Missing Mom

Dear Jo:

I miss my Mom and the relationship we had so much.  It seems like we can’t have a real conversation about anything any more.  It is so difficult to visit.  I don’t know what to say or do, so sometimes I just don’t visit her.  Afterwards I feel so guilty! Is there a way to have enjoyable visits?


Missing Mom


Dear Missing Mom,

There are lots of ways to have enjoyable visits!  True enough, it takes some change in your language – and some practice.  Absolute number five says: Never Say “Remember,” Instead Reminisce.  This will help you with visits. 


Your mom will remember the past very well, and will like to talk about it.  The most important thing to practice when you initiate these conversations is to try not to use the word “remember,” and start sort of in the middle of the sentence.  With my Mom I would say something like, “When I was little and you were out milking the cows, you would ask me to listen for the phone.  I always answered whenever it rang.  Sometimes our neighbor Mrs. Kippes would get really mad at me, because it was her ring and not ours!” With that, Mom would just light up and start talking about the farm, milking and even about the neighbors.  She would continue talking and we would both enjoy our visit. 


Too often, we caregivers try to visit by asking direct questions, and when they don’t know the answers, they don’t know what to say! They may make something up, and we may become concerned that they aren’t telling the truth.  We often confront them about how we remember that particular instance. This can result in arguing, reasoning, shaming or even lecturing, and so the visit becomes difficult for both of us.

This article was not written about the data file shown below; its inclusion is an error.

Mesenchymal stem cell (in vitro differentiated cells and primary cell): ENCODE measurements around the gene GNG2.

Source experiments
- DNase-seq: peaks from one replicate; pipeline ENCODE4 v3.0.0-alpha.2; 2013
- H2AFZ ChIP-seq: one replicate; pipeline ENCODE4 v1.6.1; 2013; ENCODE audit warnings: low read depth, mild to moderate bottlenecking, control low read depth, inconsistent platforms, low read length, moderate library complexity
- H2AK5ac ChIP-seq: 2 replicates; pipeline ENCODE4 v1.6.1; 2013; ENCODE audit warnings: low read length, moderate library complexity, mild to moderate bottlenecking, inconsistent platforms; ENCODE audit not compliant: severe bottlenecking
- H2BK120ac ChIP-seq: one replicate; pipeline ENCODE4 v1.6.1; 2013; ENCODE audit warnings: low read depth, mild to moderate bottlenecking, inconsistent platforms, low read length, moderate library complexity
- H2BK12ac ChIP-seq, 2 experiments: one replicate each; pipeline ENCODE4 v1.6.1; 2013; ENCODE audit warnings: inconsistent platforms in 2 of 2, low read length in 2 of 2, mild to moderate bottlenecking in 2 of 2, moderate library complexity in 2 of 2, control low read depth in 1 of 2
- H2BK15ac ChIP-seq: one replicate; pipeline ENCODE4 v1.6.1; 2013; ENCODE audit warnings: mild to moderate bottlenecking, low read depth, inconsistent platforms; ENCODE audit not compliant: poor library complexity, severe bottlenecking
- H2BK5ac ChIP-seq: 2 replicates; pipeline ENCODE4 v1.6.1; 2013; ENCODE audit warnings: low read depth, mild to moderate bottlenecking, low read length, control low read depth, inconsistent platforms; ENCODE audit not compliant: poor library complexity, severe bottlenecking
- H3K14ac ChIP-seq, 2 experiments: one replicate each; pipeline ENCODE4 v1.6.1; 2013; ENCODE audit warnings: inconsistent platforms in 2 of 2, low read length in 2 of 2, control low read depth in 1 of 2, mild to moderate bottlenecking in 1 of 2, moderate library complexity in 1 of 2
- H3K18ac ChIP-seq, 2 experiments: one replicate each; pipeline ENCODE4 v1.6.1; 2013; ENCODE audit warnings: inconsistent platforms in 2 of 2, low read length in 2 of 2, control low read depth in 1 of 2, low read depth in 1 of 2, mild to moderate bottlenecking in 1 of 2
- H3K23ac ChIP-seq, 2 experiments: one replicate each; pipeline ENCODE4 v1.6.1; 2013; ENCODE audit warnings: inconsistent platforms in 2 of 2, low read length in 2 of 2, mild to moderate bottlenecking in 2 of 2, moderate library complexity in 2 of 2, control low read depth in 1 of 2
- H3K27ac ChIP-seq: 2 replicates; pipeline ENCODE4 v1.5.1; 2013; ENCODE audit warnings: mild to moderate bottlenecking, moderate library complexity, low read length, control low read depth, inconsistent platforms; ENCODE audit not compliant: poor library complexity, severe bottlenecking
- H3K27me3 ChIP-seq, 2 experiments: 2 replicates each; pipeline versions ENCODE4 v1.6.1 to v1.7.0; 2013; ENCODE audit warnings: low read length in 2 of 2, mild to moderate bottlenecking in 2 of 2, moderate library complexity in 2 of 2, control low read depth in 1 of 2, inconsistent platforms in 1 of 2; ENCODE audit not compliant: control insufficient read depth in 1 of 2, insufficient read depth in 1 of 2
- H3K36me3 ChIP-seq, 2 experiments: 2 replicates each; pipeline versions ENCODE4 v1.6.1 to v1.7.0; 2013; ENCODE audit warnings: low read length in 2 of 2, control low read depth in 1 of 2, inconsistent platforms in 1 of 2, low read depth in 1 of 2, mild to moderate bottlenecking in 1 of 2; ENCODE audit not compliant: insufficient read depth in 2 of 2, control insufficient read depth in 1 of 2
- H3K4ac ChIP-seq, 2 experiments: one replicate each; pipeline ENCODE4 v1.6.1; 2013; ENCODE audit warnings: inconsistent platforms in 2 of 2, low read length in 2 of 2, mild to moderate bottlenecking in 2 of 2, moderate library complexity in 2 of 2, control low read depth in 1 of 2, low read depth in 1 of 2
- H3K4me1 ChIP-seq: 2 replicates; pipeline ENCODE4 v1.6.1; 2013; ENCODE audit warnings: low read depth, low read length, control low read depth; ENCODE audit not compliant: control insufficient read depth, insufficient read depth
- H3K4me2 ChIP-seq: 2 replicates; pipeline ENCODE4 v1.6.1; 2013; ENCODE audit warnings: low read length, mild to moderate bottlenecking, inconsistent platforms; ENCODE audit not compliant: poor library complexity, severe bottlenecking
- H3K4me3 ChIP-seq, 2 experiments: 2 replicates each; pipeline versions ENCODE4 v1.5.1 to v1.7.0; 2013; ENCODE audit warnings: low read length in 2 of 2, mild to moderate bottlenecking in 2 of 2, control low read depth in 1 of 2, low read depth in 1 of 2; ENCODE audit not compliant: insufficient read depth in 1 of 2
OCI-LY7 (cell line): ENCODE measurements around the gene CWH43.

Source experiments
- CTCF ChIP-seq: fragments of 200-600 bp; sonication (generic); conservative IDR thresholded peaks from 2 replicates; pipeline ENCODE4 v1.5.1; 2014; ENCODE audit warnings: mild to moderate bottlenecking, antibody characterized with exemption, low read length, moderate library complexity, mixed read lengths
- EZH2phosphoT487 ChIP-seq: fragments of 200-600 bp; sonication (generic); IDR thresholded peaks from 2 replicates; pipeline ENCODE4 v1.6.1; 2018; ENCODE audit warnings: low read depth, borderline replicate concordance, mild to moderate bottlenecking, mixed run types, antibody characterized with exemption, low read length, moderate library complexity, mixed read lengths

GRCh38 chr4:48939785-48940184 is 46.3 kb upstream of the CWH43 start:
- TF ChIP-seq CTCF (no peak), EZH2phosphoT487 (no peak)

Each of these first five Absolutes are about communication, and remember, they are all interchangeable.  We just need to shift our focus on enjoying our time together, not on establishing facts about things that probably aren’t really that important anyway.

Never Lecture, Instead Reassure

Dear Jo:

It is so difficult to get anything done or to go anywhere!  I get Mom all dressed and ready to go, and while I am outside getting the car ready, she takes off her shoes – sometimes even her clothes!  I need to get her to the senior center every morning so I can get to work on time.  I get so frustrated that sometimes I yell at her!  That just leaves me feeling so guilty.


Jo Says:

I had this same problem with my Mother.  She just wasn’t aware of the importance of time, or my schedule. Absolute #4 says: Never Lecture, Instead Reassure.  It is an excellent reminder for this issue. 


When I had small children I would never have left them indoors to wait while I went to get the car! Of course it would have been easier, but it would have been extremely dangerous for my children.  The same principle works here.  What I had to accept was that I needed to keep Mom safe at all times, and that meant better planning on my part.  However, even with better planning, when I took her to the car with me, there were some days we just couldn’t get things in the right order and I would lose my patience.  When I became impatient, there were times I raised my voice.  Or instead, I would try not to show how irritated I was, but she always sensed something was wrong. 


When you are feeling annoyed and you want to lecture, the best thing to do is to apologize – even if you have done nothing wrong!  If you can honestly say something like, “I don’t know what is wrong with me. I must have gotten up on the wrong side of the bed!  Do you ever have days like that, Mom?” she is very likely to respond positively, and might even offer to assist.  This way, you can move forward in a positive and enjoyable manner.  The very act of admitting you’ve goofed changes your status, helps you to smile and laugh, and reassures your loved one that you are in this together.